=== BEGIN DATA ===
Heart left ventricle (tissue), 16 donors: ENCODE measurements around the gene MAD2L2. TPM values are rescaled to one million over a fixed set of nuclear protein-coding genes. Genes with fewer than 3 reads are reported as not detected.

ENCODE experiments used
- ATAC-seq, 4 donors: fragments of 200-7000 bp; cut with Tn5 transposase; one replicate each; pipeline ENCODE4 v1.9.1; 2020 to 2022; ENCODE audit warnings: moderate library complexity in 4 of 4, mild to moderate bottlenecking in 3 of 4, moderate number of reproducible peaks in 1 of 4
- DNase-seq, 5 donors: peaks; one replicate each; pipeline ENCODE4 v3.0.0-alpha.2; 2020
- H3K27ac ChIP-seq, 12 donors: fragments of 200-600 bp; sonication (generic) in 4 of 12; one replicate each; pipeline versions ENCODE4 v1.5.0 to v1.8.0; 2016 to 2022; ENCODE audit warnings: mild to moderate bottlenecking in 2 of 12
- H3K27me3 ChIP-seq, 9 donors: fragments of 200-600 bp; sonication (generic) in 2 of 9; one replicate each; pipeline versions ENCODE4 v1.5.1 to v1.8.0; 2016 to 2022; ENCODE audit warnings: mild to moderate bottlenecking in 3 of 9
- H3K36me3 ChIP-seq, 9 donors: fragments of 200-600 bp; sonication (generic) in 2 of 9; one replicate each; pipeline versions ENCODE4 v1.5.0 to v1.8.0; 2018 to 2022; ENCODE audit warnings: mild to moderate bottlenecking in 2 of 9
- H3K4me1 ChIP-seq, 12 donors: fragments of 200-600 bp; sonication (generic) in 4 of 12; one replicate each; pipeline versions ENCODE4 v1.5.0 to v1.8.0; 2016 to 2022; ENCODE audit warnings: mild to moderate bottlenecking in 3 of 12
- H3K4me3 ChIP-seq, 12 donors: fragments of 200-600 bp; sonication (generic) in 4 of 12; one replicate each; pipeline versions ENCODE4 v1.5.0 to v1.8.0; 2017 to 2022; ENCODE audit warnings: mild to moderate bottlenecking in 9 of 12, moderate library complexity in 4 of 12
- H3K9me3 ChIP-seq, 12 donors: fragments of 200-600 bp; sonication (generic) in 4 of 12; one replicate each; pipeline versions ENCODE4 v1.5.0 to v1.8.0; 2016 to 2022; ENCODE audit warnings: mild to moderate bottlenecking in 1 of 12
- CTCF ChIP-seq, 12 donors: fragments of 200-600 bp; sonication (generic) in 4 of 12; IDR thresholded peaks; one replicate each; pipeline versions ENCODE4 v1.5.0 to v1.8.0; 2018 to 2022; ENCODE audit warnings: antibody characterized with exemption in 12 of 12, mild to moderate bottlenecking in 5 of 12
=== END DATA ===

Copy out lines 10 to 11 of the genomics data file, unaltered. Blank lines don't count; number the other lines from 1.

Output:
- H3K9me3 ChIP-seq, 12 donors: fragments of 200-600 bp; sonication (generic) in 4 of 12; one replicate each; pipeline versions ENCODE4 v1.5.0 to v1.8.0; 2016 to 2022; ENCODE audit warnings: mild to moderate bottlenecking in 1 of 12
- CTCF ChIP-seq, 12 donors: fragments of 200-600 bp; sonication (generic) in 4 of 12; IDR thresholded peaks; one replicate each; pipeline versions ENCODE4 v1.5.0 to v1.8.0; 2018 to 2022; ENCODE audit warnings: antibody characterized with exemption in 12 of 12, mild to moderate bottlenecking in 5 of 12